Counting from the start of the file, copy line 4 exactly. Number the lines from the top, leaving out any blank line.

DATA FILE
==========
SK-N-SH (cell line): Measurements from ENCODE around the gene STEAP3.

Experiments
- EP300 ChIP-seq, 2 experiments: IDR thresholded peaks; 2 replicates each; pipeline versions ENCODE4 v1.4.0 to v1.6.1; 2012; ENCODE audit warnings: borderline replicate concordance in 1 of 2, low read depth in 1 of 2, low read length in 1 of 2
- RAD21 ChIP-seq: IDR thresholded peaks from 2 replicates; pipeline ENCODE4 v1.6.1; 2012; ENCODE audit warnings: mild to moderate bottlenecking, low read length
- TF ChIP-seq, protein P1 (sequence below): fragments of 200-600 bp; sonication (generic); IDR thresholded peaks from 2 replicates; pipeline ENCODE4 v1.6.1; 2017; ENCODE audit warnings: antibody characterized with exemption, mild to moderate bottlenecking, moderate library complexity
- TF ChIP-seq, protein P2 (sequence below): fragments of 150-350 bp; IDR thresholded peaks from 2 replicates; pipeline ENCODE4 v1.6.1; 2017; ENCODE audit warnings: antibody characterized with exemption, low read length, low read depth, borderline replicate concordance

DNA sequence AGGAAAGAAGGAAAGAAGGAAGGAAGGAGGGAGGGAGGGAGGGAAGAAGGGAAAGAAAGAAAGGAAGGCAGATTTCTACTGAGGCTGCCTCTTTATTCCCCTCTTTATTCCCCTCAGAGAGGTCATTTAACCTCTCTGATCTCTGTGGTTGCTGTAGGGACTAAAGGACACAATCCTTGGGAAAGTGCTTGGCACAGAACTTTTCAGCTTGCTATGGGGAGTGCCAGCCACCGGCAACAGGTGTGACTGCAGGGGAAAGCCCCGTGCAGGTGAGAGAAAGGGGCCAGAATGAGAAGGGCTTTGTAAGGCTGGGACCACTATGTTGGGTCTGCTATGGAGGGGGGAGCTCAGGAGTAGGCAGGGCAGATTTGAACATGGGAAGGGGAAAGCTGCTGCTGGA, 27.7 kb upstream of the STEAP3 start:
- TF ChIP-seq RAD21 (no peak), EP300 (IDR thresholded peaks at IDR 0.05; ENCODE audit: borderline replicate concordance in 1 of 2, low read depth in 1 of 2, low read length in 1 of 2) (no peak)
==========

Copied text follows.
- RAD21 ChIP-seq: IDR thresholded peaks from 2 replicates; pipeline ENCODE4 v1.6.1; 2012; ENCODE audit warnings: mild to moderate bottlenecking, low read length